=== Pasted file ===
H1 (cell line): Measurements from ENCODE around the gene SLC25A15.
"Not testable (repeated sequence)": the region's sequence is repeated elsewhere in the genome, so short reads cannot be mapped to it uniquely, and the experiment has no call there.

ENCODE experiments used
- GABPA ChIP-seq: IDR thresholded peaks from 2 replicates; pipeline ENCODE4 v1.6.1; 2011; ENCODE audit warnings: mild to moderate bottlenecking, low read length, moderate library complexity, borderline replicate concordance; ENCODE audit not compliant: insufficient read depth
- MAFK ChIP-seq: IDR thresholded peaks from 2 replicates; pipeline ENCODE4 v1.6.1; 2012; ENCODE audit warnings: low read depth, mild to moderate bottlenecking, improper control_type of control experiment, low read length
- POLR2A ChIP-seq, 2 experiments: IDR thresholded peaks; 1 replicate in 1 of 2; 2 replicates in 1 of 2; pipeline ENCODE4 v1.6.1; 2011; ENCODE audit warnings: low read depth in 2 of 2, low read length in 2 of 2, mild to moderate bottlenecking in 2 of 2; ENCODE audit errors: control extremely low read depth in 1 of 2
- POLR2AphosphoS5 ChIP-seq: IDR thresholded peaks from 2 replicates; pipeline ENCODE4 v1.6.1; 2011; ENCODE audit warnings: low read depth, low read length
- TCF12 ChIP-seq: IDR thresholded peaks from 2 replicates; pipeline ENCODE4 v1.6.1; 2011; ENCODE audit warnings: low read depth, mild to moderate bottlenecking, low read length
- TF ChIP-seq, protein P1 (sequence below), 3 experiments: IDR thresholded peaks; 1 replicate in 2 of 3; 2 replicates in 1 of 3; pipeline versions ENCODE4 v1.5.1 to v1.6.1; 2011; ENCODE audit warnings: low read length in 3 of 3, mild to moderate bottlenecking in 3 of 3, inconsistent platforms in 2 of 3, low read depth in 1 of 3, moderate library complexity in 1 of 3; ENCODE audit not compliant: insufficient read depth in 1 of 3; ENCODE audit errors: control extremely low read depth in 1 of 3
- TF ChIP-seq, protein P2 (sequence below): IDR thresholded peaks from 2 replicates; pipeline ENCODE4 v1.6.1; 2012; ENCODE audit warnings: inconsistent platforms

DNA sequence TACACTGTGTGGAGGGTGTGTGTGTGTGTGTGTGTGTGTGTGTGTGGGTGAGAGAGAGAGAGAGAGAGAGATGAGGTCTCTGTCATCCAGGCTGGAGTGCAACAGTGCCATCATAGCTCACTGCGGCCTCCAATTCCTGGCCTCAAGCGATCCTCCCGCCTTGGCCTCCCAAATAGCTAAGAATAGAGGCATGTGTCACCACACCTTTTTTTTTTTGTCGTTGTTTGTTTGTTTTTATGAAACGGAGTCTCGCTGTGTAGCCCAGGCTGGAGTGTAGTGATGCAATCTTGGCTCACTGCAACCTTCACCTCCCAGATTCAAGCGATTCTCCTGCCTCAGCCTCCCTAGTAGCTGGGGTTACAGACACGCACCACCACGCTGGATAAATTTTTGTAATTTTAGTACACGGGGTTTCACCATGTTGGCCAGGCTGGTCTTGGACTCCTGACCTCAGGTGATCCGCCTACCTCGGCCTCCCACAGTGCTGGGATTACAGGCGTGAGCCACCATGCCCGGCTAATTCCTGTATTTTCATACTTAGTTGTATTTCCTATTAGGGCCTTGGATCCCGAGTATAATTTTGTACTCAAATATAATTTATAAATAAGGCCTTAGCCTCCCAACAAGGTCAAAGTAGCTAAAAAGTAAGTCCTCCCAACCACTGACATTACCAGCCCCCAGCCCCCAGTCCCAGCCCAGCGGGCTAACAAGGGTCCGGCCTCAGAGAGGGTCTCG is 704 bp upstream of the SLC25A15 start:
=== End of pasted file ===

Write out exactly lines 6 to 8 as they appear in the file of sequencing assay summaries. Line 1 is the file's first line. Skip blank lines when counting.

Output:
- POLR2A ChIP-seq, 2 experiments: IDR thresholded peaks; 1 replicate in 1 of 2; 2 replicates in 1 of 2; pipeline ENCODE4 v1.6.1; 2011; ENCODE audit warnings: low read depth in 2 of 2, low read length in 2 of 2, mild to moderate bottlenecking in 2 of 2; ENCODE audit errors: control extremely low read depth in 1 of 2
- POLR2AphosphoS5 ChIP-seq: IDR thresholded peaks from 2 replicates; pipeline ENCODE4 v1.6.1; 2011; ENCODE audit warnings: low read depth, low read length
- TCF12 ChIP-seq: IDR thresholded peaks from 2 replicates; pipeline ENCODE4 v1.6.1; 2011; ENCODE audit warnings: low read depth, mild to moderate bottlenecking, low read length